” Did you know that an average woman during 10 years use approx. 3.600 pads and/or tampons? OrganiCup is reusable for up to 10 years, so it’s potentially the biggest contribution towards protecting our environment you can personally make. And it’s not bad for your wallet either” – www.dotforall.com
Lastly, it is so much better for your body, you aren’t inserting things into our delicate areas that are laden with chemicals and dyes, and drying everything out down there.
Tampons are not just wasteful but they can leave you at risk of Toxic Shock Syndrome.
“The primary cause of toxic shock syndrome is the combination of the material, usually cotton which supports the growth of bacteria, paired with the duration of use. When a saturated tampon is worn for too long it’s touching the walls of the vaginal canal. In contrast, a menstrual cup catches blood vs. absorbing it, meaning there is a barrier (medical-grade silicone) between the walls of the vagina and the blood itself. Therefore, there is a much lower risk for TSS when using a menstrual cup!” – www.dotforall.com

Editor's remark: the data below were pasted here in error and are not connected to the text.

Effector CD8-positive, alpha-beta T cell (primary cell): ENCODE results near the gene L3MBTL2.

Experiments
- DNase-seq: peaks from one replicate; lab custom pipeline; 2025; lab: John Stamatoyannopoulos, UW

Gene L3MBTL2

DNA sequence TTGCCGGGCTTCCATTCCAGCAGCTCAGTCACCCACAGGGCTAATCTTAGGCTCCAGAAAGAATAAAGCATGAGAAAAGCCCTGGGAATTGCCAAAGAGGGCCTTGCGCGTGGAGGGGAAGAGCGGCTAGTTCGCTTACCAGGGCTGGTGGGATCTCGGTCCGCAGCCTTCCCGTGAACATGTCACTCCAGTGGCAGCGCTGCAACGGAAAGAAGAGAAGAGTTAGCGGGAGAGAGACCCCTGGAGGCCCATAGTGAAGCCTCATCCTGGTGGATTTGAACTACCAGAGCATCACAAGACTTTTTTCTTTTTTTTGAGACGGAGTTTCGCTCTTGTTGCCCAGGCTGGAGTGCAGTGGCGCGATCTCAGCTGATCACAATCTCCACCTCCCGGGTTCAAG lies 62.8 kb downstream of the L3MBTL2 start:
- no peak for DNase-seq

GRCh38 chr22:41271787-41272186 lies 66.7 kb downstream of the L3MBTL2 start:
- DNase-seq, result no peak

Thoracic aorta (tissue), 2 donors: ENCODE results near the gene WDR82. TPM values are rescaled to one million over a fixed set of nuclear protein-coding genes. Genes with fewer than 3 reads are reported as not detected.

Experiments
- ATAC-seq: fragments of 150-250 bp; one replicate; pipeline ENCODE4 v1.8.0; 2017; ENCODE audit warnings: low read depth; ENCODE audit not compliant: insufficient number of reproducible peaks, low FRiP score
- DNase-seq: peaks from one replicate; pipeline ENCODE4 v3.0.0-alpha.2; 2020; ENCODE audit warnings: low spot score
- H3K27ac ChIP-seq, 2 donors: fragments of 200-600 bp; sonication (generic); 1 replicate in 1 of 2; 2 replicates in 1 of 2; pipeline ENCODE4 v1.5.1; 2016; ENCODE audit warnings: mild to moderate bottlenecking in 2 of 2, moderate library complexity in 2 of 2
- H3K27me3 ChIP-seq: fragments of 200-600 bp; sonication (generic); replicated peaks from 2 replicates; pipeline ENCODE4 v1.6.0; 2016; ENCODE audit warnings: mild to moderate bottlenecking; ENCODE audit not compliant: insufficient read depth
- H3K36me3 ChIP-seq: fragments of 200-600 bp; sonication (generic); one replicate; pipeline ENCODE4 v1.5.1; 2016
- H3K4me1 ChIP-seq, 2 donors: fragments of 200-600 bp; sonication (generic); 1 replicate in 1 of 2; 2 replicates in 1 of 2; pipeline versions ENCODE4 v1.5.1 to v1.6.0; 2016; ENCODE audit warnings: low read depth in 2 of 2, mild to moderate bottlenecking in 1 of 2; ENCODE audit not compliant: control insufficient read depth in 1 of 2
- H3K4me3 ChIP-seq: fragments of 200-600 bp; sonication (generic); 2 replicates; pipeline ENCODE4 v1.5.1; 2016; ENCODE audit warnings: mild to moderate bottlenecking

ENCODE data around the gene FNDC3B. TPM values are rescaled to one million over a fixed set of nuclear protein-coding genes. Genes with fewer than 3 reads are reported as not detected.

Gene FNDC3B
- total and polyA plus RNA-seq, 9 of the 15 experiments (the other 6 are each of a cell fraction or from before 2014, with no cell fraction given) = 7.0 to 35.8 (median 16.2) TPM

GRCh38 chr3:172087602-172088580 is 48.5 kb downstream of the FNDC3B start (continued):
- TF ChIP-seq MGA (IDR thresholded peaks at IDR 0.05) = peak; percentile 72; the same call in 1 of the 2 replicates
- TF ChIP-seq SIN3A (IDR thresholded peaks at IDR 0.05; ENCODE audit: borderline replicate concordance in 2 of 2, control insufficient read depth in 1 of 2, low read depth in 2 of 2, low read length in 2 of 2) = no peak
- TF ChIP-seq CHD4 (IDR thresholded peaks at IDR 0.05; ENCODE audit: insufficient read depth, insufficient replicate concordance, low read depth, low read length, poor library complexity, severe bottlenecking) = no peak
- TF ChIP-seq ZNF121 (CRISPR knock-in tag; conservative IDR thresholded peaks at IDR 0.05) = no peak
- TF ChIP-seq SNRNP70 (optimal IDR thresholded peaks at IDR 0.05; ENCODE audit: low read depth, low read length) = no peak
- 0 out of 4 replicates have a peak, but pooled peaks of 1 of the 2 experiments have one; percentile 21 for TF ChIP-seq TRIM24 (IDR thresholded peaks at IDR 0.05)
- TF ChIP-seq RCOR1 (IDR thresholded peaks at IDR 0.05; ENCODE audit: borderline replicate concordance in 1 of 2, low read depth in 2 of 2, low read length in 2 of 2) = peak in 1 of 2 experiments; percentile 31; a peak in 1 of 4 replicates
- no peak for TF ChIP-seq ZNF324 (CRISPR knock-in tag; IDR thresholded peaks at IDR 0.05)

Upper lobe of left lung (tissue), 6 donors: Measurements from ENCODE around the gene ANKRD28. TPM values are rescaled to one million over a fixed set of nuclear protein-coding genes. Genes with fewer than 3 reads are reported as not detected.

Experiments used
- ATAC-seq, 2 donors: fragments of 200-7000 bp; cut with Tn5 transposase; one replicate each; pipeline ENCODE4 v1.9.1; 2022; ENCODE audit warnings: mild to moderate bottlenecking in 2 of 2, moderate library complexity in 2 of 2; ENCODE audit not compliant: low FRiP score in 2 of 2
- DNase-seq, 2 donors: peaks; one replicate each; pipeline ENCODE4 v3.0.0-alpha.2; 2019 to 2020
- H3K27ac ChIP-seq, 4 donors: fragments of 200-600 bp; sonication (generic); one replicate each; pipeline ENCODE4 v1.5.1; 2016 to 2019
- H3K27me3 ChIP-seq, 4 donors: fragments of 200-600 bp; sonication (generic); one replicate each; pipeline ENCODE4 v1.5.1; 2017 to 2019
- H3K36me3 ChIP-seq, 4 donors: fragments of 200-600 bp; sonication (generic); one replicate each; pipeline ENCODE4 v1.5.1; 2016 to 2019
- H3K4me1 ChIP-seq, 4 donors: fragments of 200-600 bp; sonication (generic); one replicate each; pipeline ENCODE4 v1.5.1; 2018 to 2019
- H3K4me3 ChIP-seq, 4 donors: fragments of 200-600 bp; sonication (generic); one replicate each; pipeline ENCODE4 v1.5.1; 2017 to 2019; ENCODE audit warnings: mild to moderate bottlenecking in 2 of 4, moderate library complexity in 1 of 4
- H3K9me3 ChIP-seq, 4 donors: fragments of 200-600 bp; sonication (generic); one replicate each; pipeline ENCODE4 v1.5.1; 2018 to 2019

That is it for this weeks blog post! It was a bit more personal, a tad more awkward but it is something us gals gotta stick together about. (The fact that the majority of my readers are female definitely encourages me to post this)
Our bodies and our periods are something we shouldnt be ashamed of, we should normalise it, talk about it, and discuss healthier ways to take care of business when it comes to them. It is important to educate all females on what they can do to hopefully have a better experience with something that takes up a lot of their life, but to also educate males, who have to deal with the woman in their lives going through this monthly as well.
Have you ever used a menstrual cup? Will you look into it after this blog post? Let me know @notjustaprettyfaceblog_ on instagram!
Lots of love,